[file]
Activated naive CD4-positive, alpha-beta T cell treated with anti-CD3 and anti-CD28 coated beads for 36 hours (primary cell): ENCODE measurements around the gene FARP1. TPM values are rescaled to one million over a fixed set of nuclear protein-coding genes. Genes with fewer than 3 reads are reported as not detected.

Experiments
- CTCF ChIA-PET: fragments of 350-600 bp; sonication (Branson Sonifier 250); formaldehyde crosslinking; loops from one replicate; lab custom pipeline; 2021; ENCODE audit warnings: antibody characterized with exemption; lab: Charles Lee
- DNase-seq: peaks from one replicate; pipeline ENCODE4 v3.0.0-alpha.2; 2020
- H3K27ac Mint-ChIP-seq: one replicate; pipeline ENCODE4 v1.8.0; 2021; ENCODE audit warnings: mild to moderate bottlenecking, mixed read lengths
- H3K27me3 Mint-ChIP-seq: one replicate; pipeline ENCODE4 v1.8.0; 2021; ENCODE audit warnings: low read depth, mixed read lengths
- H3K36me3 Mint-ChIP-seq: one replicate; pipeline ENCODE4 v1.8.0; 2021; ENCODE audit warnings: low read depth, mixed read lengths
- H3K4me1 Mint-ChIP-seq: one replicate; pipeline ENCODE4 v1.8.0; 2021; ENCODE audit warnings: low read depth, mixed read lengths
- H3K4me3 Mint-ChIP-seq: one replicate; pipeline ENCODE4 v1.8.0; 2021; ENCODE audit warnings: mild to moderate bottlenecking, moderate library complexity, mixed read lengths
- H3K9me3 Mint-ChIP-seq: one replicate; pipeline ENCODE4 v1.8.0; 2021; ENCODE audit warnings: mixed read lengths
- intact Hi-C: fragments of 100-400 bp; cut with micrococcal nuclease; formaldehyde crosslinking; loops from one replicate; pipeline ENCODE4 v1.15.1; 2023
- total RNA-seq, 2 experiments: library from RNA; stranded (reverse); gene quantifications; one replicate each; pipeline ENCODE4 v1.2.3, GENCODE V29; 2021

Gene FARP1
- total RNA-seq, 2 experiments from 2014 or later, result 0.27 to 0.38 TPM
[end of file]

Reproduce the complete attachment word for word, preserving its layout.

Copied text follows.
Activated naive CD4-positive, alpha-beta T cell treated with anti-CD3 and anti-CD28 coated beads for 36 hours (primary cell): ENCODE measurements around the gene FARP1. TPM values are rescaled to one million over a fixed set of nuclear protein-coding genes. Genes with fewer than 3 reads are reported as not detected.

Experiments
- CTCF ChIA-PET: fragments of 350-600 bp; sonication (Branson Sonifier 250); formaldehyde crosslinking; loops from one replicate; lab custom pipeline; 2021; ENCODE audit warnings: antibody characterized with exemption; lab: Charles Lee
- DNase-seq: peaks from one replicate; pipeline ENCODE4 v3.0.0-alpha.2; 2020
- H3K27ac Mint-ChIP-seq: one replicate; pipeline ENCODE4 v1.8.0; 2021; ENCODE audit warnings: mild to moderate bottlenecking, mixed read lengths
- H3K27me3 Mint-ChIP-seq: one replicate; pipeline ENCODE4 v1.8.0; 2021; ENCODE audit warnings: low read depth, mixed read lengths
- H3K36me3 Mint-ChIP-seq: one replicate; pipeline ENCODE4 v1.8.0; 2021; ENCODE audit warnings: low read depth, mixed read lengths
- H3K4me1 Mint-ChIP-seq: one replicate; pipeline ENCODE4 v1.8.0; 2021; ENCODE audit warnings: low read depth, mixed read lengths
- H3K4me3 Mint-ChIP-seq: one replicate; pipeline ENCODE4 v1.8.0; 2021; ENCODE audit warnings: mild to moderate bottlenecking, moderate library complexity, mixed read lengths
- H3K9me3 Mint-ChIP-seq: one replicate; pipeline ENCODE4 v1.8.0; 2021; ENCODE audit warnings: mixed read lengths
- intact Hi-C: fragments of 100-400 bp; cut with micrococcal nuclease; formaldehyde crosslinking; loops from one replicate; pipeline ENCODE4 v1.15.1; 2023
- total RNA-seq, 2 experiments: library from RNA; stranded (reverse); gene quantifications; one replicate each; pipeline ENCODE4 v1.2.3, GENCODE V29; 2021

Gene FARP1
- total RNA-seq, 2 experiments from 2014 or later, result 0.27 to 0.38 TPM